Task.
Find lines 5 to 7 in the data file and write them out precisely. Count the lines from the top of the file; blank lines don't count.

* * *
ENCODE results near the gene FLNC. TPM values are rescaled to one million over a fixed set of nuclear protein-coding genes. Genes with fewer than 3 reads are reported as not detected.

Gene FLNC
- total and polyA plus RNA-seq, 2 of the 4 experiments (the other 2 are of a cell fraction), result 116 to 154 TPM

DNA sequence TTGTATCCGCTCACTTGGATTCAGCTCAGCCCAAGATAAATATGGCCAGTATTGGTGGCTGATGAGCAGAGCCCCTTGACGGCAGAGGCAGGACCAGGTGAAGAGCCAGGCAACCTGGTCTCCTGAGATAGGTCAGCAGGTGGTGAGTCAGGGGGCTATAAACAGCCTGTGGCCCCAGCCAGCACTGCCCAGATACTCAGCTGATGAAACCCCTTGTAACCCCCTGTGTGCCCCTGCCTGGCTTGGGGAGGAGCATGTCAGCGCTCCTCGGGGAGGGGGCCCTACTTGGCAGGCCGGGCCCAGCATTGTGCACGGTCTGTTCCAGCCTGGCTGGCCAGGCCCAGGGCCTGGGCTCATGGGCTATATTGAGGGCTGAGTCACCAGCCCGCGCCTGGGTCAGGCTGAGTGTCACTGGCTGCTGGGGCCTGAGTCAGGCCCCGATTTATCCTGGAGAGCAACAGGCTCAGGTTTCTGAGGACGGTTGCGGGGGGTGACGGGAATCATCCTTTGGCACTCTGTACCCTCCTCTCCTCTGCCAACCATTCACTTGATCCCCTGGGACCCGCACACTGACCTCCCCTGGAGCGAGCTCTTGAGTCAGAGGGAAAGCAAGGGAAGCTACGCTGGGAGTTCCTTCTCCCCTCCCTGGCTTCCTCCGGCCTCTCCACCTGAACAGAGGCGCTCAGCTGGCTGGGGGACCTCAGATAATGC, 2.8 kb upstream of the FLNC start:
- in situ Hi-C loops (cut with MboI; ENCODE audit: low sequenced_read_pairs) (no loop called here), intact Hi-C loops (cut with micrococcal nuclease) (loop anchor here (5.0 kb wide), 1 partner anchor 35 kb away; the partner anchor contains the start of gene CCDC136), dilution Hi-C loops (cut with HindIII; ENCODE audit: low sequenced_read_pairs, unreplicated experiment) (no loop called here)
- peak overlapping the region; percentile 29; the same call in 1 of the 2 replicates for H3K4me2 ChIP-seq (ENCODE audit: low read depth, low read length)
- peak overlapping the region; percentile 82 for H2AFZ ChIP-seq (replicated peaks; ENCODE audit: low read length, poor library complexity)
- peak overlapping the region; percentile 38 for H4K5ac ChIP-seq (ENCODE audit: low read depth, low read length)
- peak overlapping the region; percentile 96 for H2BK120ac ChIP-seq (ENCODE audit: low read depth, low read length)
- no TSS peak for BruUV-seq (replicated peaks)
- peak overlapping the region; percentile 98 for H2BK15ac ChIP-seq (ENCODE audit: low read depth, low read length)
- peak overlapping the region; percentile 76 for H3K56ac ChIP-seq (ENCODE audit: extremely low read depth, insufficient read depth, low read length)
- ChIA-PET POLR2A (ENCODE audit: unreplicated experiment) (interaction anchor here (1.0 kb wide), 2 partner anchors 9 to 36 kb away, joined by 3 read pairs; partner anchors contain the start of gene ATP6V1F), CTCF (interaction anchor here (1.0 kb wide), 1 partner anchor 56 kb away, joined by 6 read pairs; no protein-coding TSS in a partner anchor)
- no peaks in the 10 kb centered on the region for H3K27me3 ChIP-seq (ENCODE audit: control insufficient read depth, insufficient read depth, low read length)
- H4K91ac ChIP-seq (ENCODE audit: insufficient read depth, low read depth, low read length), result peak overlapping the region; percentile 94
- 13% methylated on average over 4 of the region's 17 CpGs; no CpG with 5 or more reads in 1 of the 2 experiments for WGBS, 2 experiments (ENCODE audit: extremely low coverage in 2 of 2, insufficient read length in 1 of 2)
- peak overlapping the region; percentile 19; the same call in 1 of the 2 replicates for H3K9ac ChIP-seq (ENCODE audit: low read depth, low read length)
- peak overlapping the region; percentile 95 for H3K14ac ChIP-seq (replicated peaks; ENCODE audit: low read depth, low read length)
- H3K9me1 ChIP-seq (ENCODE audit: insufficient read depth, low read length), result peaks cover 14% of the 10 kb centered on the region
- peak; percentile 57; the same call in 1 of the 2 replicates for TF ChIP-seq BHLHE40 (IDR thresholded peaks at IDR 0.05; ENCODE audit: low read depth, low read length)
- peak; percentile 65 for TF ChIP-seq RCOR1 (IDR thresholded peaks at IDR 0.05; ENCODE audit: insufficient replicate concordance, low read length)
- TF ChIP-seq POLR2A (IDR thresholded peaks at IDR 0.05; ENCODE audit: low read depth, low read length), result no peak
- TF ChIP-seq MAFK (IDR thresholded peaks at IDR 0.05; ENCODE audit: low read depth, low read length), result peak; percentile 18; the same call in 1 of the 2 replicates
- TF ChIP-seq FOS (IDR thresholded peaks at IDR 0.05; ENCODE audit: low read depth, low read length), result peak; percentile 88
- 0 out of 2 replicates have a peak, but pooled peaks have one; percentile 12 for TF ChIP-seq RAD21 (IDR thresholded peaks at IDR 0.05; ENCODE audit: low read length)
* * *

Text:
- in situ Hi-C loops (cut with MboI; ENCODE audit: low sequenced_read_pairs) (no loop called here), intact Hi-C loops (cut with micrococcal nuclease) (loop anchor here (5.0 kb wide), 1 partner anchor 35 kb away; the partner anchor contains the start of gene CCDC136), dilution Hi-C loops (cut with HindIII; ENCODE audit: low sequenced_read_pairs, unreplicated experiment) (no loop called here)
- peak overlapping the region; percentile 29; the same call in 1 of the 2 replicates for H3K4me2 ChIP-seq (ENCODE audit: low read depth, low read length)
- peak overlapping the region; percentile 82 for H2AFZ ChIP-seq (replicated peaks; ENCODE audit: low read length, poor library complexity)